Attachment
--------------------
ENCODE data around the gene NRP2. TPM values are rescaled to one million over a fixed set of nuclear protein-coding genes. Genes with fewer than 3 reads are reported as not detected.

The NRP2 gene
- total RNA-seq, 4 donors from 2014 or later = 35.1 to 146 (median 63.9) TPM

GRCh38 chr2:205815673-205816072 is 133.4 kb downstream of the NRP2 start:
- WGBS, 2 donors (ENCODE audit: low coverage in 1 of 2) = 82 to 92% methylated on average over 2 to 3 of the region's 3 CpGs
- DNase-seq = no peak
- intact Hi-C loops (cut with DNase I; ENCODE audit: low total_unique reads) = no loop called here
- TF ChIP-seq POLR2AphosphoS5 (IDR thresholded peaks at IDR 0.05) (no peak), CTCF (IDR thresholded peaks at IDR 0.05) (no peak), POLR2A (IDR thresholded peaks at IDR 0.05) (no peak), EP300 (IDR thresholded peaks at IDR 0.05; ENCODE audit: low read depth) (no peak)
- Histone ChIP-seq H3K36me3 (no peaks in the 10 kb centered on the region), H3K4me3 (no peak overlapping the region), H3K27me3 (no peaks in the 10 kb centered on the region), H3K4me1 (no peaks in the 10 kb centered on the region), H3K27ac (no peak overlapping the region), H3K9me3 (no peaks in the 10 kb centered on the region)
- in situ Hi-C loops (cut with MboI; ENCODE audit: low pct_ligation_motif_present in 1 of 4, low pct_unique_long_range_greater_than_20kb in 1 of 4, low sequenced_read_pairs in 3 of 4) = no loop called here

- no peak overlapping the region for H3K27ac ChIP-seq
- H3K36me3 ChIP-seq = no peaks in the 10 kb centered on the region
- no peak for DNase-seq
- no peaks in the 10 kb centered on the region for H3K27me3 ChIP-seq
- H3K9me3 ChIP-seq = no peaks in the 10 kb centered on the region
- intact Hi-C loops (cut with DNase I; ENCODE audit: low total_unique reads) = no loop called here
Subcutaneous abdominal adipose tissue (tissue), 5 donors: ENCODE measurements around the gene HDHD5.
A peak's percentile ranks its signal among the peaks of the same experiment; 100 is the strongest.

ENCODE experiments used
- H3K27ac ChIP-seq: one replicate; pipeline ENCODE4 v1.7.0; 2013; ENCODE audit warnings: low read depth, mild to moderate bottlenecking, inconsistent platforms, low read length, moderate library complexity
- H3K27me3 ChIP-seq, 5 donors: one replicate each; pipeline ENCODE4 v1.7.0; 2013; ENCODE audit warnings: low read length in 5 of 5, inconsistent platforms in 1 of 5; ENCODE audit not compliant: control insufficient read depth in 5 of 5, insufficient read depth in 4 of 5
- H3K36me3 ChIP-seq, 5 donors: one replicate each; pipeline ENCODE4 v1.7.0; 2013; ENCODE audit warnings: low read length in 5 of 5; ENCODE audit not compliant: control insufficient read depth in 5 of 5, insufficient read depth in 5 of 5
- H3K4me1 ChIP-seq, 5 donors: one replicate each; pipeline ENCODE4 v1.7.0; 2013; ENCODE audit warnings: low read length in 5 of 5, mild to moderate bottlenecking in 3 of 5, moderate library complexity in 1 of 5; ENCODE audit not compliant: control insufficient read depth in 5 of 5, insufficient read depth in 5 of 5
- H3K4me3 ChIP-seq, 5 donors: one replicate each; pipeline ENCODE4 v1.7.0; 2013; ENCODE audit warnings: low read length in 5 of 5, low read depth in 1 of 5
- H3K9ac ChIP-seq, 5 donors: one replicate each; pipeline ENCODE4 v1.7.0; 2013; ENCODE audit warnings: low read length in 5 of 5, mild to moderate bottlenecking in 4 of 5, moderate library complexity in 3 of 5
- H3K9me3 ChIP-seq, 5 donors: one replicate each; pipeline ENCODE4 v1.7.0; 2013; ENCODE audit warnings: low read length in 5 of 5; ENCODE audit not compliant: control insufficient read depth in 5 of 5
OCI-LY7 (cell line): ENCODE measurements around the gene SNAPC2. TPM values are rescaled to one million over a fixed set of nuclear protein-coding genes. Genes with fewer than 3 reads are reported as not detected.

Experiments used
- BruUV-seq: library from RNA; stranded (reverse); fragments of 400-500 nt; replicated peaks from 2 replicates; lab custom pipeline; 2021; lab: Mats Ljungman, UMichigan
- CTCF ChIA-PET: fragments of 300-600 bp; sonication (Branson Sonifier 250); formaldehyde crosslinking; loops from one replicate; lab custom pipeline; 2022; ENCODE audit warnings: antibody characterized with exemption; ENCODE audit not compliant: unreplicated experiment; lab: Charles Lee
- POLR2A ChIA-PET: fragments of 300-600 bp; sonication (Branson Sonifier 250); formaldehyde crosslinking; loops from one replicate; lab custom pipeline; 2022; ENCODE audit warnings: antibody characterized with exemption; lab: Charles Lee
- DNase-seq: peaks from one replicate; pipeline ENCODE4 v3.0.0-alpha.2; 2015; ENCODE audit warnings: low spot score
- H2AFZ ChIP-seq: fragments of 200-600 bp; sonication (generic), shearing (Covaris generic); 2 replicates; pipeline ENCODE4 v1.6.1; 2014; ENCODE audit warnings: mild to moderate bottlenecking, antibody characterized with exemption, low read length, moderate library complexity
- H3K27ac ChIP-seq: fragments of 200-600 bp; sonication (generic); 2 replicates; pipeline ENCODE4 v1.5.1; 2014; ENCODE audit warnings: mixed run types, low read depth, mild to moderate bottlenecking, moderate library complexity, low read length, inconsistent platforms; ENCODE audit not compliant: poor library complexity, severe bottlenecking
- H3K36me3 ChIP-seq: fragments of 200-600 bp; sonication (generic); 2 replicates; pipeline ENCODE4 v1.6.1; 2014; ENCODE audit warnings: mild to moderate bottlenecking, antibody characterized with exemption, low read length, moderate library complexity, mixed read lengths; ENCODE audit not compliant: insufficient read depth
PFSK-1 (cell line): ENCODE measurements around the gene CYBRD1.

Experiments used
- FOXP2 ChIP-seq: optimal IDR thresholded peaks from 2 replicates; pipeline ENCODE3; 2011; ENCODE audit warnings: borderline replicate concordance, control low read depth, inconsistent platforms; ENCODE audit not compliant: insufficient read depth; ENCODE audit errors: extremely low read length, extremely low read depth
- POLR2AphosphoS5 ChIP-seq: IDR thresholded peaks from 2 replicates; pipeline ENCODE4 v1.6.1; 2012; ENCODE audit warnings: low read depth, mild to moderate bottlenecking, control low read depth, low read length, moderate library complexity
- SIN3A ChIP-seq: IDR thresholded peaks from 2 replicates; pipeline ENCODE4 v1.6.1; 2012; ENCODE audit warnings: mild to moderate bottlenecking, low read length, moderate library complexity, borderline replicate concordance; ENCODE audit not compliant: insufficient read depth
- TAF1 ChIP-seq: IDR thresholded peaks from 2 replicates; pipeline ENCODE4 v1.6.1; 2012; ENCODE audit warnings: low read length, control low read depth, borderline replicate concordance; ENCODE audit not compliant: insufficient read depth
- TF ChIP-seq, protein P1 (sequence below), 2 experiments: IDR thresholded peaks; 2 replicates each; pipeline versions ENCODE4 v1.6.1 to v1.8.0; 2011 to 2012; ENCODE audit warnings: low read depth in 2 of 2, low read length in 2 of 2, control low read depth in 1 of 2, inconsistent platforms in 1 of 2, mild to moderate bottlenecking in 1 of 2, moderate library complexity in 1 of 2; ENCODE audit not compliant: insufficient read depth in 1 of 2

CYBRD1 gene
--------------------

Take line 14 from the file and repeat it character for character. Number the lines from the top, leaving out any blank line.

- no peaks in the 10 kb centered on the region for H3K27me3 ChIP-seq